It’s been a challenge to say the least. I went from filling my tag every year on mulies and whitetails to shooting 3 smaller blacktails over the course of 7 years. I’ve spent most if my time glassing clearcuts and walking ATV trails that go through stands of timber between clearcuts. I just don’t see much.

I’m thinking about finding some areas such as the timber stands with ATV trails, with deer sign, and just sitting and watching the trails. More like what you see with whitetails in areas with timber.

Does anyone else hunt this way? I wonder if OTC estrus scents are effective on blacktails? I’ve heard rattling is effective?
My tactic is early in season cover ground and take note where I'm seeing lots of deer. At the end of the season I usually have it dialed and make my rounds in the morning and eve between several spots and the last 15 to 20 min of the eve I just patrol on foot or watch one of those areas. Always look out your window I've seen bucks so so many times stand still as a tree thinking I was one of those dude that drove by him earlier. Nope I'm the dude that drives by walks back and unleashes hell. I always put in the most time and effort late in the season and I always know I'm gonna get one. Anyhow blacktails are interesting good luck.
 

Jusgunn3

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Joined
Aug 17, 2020
Messages
77
Are you hiking-in during the black of pre-dawn? Are you switching out to a new un-sweatied up shirt once you're closer (say... 1200yds) to your ambush sit destination? (Leaving that sweatied up shirt back there on the trail sorta hidden to dry out for you to pick it up on your way back out. Are you making sure to stay until end of legal shooting light?

Are you cleaning up your sit spot several weeks ahead of time to rake out the loud oak-leaves? So you can walk into your destination spot... and have your steps not crunch the "potato-chips" (dried oak leaves) and also... from there... also a good 20yds further back out of the path of the wind to a spot where you can take a piss during the day? So you're not having your piss scent carry thru to where they are coming from?

Slowly and silently setting up your chair or stool. Getting out anything you think you'll need to reach for during the day so it can be already out so you don't have to fuss with any zippers while on your sit? Carefully placing the items at places about your chair where all you have to do is drop your arm down without looking to pick it up?

Are you sporting a 3D Leafy suit that you put on fresh at that same time you change out the sweatied-up shirt from the hike-in? AND... you might even consider some Sneek Boot coverings too. They can greatly reduce your sound in that last stretch coming in to your ambush spot you intend to sit on for the day. The place I'm thinking off... the sound carries extremely well since it's crazy quiet if it's not windy. It's often the sound the keys me in to something coming before I can see it. Usually the sound is what alerts me to get my weapon at the ready. Maybe grab for the shooting sticks if whatever it is passing by is not as close in as usual.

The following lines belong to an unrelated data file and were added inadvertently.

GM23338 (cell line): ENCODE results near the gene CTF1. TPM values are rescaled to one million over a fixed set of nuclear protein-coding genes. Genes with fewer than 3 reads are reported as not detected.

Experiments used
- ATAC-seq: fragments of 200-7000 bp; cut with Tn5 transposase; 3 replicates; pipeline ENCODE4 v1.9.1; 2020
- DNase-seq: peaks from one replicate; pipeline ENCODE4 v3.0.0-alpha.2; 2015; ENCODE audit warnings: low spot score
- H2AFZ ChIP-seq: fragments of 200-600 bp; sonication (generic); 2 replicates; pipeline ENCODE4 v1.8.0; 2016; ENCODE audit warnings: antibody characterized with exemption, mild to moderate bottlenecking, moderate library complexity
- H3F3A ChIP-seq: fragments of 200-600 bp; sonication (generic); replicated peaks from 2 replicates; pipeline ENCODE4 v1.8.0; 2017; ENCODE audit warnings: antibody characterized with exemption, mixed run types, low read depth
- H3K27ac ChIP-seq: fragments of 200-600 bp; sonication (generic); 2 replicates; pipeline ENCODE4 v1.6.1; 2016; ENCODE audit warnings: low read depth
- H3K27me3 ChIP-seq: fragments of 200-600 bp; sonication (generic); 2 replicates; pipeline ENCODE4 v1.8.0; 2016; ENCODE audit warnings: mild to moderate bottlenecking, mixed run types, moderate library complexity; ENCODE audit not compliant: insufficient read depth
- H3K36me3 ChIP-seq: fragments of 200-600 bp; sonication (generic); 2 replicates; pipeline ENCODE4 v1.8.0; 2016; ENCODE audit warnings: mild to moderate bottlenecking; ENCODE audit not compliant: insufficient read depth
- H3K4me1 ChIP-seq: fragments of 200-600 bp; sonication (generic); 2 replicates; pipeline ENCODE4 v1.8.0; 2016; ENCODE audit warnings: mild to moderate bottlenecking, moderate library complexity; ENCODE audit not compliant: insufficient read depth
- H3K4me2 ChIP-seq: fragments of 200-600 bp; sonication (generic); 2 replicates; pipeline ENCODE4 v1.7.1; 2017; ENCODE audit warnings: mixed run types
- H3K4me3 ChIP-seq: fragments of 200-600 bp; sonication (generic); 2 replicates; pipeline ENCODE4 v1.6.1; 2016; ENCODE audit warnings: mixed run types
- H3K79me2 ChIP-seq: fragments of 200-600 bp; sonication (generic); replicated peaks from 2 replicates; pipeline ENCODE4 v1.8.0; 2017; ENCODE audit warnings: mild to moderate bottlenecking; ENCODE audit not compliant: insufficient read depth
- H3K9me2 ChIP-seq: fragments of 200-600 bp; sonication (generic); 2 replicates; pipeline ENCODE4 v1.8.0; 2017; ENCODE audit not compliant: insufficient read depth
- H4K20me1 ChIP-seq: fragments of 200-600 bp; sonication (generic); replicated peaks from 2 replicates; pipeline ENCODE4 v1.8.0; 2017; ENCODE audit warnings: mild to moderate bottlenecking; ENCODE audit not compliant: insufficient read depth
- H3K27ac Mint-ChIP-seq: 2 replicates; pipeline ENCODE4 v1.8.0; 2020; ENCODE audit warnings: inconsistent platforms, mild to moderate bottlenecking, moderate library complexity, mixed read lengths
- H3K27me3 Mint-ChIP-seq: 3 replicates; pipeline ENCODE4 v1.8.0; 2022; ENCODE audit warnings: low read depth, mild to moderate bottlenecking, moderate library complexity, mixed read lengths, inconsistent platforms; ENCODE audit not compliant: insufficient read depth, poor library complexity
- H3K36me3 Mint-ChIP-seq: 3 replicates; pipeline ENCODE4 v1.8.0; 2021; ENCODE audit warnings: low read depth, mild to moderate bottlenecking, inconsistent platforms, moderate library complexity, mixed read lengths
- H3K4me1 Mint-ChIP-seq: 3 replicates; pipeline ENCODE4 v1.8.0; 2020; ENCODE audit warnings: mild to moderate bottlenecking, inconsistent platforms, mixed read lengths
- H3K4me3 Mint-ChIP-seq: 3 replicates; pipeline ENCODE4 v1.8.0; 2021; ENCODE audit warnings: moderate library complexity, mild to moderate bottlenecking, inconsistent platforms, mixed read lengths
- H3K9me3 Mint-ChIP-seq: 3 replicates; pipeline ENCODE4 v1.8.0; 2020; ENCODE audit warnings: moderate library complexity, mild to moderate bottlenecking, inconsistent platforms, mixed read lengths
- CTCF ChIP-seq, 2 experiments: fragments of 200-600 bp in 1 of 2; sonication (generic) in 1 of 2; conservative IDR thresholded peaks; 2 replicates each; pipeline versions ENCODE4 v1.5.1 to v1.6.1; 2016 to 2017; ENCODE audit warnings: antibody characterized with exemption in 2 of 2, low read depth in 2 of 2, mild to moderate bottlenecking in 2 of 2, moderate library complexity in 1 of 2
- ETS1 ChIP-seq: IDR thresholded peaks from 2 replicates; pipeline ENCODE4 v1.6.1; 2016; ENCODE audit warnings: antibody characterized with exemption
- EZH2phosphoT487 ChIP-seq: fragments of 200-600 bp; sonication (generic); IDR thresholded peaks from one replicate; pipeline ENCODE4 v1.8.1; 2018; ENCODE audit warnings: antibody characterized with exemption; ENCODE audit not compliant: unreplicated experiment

Thanks for all the tips, looks I have a lot more work to do this year!
 
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MeatMissile

MeatMissile

Member
Joined
Apr 5, 2021
Messages
62
Location
Washington
Are you hiking-in during the black of pre-dawn? Are you switching out to a new un-sweatied up shirt once you're closer (say... 1200yds) to your ambush sit destination? (Leaving that sweatied up shirt back there on the trail sorta hidden to dry out for you to pick it up on your way back out. Are you making sure to stay until end of legal shooting light?

Are you cleaning up your sit spot several weeks ahead of time to rake out the loud oak-leaves? So you can walk into your destination spot... and have your steps not crunch the "potato-chips" (dried oak leaves) and also... from there... also a good 20yds further back out of the path of the wind to a spot where you can take a piss during the day? So you're not having your piss scent carry thru to where they are coming from?

Slowly and silently setting up your chair or stool. Getting out anything you think you'll need to reach for during the day so it can be already out so you don't have to fuss with any zippers while on your sit? Carefully placing the items at places about your chair where all you have to do is drop your arm down without looking to pick it up?